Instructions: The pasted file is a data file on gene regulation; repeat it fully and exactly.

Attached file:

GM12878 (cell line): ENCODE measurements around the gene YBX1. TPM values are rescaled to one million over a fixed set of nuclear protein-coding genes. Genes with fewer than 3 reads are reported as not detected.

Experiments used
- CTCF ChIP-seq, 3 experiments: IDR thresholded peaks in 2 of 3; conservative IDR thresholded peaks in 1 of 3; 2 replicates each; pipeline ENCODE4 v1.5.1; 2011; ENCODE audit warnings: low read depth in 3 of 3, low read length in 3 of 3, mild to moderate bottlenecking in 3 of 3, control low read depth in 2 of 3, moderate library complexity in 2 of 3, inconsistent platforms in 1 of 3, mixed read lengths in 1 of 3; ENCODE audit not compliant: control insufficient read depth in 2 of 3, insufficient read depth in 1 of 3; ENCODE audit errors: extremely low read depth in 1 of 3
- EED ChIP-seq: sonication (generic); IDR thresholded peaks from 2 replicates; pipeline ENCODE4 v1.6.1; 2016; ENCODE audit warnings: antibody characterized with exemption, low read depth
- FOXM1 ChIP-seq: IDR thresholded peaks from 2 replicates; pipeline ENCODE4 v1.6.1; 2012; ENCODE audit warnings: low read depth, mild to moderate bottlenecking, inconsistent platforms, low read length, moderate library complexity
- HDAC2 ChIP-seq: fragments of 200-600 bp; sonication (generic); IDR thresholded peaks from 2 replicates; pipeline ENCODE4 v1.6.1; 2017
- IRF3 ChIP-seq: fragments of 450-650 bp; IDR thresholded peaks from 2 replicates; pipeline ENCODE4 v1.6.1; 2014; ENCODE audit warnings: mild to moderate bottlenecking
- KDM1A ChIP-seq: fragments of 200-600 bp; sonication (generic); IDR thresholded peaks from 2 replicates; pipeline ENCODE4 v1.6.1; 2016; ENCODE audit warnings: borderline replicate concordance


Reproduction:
GM12878 (cell line): ENCODE measurements around the gene YBX1. TPM values are rescaled to one million over a fixed set of nuclear protein-coding genes. Genes with fewer than 3 reads are reported as not detected.

Experiments used
- CTCF ChIP-seq, 3 experiments: IDR thresholded peaks in 2 of 3; conservative IDR thresholded peaks in 1 of 3; 2 replicates each; pipeline ENCODE4 v1.5.1; 2011; ENCODE audit warnings: low read depth in 3 of 3, low read length in 3 of 3, mild to moderate bottlenecking in 3 of 3, control low read depth in 2 of 3, moderate library complexity in 2 of 3, inconsistent platforms in 1 of 3, mixed read lengths in 1 of 3; ENCODE audit not compliant: control insufficient read depth in 2 of 3, insufficient read depth in 1 of 3; ENCODE audit errors: extremely low read depth in 1 of 3
- EED ChIP-seq: sonication (generic); IDR thresholded peaks from 2 replicates; pipeline ENCODE4 v1.6.1; 2016; ENCODE audit warnings: antibody characterized with exemption, low read depth
- FOXM1 ChIP-seq: IDR thresholded peaks from 2 replicates; pipeline ENCODE4 v1.6.1; 2012; ENCODE audit warnings: low read depth, mild to moderate bottlenecking, inconsistent platforms, low read length, moderate library complexity
- HDAC2 ChIP-seq: fragments of 200-600 bp; sonication (generic); IDR thresholded peaks from 2 replicates; pipeline ENCODE4 v1.6.1; 2017
- IRF3 ChIP-seq: fragments of 450-650 bp; IDR thresholded peaks from 2 replicates; pipeline ENCODE4 v1.6.1; 2014; ENCODE audit warnings: mild to moderate bottlenecking
- KDM1A ChIP-seq: fragments of 200-600 bp; sonication (generic); IDR thresholded peaks from 2 replicates; pipeline ENCODE4 v1.6.1; 2016; ENCODE audit warnings: borderline replicate concordance